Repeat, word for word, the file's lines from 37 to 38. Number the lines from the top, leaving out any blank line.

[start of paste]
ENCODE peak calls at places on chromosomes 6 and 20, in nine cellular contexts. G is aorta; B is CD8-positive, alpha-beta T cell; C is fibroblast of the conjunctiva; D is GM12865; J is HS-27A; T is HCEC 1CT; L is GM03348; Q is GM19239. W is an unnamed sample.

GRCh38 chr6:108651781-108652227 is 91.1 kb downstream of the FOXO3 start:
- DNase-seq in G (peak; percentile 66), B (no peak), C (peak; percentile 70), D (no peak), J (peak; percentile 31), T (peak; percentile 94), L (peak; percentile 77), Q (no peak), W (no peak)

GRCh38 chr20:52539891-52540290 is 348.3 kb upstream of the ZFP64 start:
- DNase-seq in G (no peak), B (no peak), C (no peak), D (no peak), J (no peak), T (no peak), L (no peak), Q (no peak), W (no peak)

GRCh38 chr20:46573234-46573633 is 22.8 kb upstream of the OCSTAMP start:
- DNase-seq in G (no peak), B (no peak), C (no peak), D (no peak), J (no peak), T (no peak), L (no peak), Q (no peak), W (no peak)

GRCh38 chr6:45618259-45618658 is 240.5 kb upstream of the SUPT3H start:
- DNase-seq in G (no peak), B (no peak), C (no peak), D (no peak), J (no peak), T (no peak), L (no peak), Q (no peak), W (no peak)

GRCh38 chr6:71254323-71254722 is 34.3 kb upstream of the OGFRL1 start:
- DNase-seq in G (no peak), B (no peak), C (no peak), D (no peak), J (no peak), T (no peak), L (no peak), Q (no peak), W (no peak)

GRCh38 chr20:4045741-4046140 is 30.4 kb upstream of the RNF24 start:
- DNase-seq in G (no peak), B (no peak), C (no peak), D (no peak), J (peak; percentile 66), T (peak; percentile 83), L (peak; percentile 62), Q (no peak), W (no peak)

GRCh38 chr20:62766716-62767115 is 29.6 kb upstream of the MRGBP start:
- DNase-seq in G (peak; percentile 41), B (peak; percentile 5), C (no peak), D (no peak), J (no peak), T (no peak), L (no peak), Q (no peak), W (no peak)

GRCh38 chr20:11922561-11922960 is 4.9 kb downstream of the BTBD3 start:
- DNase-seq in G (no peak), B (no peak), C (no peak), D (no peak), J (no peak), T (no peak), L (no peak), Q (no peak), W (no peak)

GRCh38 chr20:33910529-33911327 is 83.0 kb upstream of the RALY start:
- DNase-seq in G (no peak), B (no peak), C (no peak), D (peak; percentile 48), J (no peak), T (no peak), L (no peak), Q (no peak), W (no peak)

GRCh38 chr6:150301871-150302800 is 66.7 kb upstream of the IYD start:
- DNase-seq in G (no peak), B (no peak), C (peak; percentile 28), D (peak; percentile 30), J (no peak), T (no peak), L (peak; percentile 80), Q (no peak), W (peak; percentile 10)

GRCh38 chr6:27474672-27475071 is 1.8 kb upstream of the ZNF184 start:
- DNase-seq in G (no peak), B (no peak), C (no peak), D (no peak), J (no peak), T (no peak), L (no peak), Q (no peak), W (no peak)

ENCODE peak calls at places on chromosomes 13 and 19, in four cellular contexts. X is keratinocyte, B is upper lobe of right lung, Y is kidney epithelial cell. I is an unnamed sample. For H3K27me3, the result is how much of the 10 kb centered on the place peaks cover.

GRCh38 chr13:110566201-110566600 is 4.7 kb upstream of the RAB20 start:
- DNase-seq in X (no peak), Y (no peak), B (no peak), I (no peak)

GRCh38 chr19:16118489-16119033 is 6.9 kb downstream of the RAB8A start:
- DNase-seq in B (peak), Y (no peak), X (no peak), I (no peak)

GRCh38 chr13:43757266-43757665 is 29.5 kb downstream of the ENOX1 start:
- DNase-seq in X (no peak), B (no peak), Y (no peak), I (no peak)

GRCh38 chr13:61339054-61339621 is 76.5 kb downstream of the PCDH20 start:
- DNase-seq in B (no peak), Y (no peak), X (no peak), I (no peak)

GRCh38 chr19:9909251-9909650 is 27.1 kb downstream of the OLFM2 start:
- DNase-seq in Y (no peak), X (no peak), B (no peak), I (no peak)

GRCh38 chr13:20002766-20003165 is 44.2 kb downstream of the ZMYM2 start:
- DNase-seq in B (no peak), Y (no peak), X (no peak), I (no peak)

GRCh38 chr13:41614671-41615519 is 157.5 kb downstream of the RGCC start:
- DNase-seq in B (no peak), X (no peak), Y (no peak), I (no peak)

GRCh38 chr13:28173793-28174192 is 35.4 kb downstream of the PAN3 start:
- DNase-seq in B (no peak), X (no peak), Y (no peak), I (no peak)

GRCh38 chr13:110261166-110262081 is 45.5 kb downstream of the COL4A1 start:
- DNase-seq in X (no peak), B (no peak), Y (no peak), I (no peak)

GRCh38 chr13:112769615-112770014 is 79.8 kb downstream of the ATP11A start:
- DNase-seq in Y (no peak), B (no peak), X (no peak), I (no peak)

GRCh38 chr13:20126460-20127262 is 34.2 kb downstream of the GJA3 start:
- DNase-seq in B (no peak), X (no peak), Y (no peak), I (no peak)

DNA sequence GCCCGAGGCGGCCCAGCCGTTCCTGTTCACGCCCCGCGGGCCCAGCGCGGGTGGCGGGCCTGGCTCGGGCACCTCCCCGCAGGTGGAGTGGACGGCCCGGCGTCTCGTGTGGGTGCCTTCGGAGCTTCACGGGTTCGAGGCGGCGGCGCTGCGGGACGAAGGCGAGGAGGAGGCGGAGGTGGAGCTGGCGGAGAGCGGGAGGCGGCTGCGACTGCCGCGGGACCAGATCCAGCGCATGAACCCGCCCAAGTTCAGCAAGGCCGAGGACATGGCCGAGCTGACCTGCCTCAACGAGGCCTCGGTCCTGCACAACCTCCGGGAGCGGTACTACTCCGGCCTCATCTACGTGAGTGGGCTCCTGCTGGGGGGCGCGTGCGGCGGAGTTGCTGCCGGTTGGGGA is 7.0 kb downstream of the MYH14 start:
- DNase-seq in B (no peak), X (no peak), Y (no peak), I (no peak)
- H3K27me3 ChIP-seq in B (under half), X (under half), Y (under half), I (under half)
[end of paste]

GRCh38 chr13:41614671-41615519 is 157.5 kb downstream of the RGCC start:
- DNase-seq in B (no peak), X (no peak), Y (no peak), I (no peak)